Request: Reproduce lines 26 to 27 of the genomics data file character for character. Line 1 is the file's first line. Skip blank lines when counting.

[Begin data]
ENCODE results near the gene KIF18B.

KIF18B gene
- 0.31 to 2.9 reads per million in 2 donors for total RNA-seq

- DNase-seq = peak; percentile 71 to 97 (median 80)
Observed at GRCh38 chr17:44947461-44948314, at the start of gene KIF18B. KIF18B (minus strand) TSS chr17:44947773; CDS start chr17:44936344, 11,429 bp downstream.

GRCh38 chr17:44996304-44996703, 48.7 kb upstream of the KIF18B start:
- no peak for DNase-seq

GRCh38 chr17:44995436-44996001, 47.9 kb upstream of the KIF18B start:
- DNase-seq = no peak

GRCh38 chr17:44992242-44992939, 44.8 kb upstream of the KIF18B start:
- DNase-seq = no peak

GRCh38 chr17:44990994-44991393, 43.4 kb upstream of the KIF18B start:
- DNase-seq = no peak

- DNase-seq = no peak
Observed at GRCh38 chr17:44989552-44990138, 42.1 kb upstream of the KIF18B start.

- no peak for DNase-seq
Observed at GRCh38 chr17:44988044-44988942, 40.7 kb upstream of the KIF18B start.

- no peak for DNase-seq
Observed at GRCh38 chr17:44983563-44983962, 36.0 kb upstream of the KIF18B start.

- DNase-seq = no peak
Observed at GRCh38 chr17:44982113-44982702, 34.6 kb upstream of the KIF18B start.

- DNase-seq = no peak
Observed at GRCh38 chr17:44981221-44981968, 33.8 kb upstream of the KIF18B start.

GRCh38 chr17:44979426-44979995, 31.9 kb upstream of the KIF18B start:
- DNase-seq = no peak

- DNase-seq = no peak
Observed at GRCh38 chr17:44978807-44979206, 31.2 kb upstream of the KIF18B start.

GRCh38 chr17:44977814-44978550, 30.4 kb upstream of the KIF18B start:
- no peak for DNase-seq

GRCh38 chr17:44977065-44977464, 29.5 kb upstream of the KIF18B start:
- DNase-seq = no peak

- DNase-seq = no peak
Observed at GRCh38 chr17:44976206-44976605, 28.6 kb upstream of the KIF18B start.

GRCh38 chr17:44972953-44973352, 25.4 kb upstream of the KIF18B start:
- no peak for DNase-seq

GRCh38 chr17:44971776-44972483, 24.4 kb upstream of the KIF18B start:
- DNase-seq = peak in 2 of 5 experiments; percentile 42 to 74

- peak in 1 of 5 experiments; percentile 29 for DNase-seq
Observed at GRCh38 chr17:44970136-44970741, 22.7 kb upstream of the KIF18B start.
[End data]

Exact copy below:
- DNase-seq = no peak
Observed at GRCh38 chr17:44978807-44979206, 31.2 kb upstream of the KIF18B start.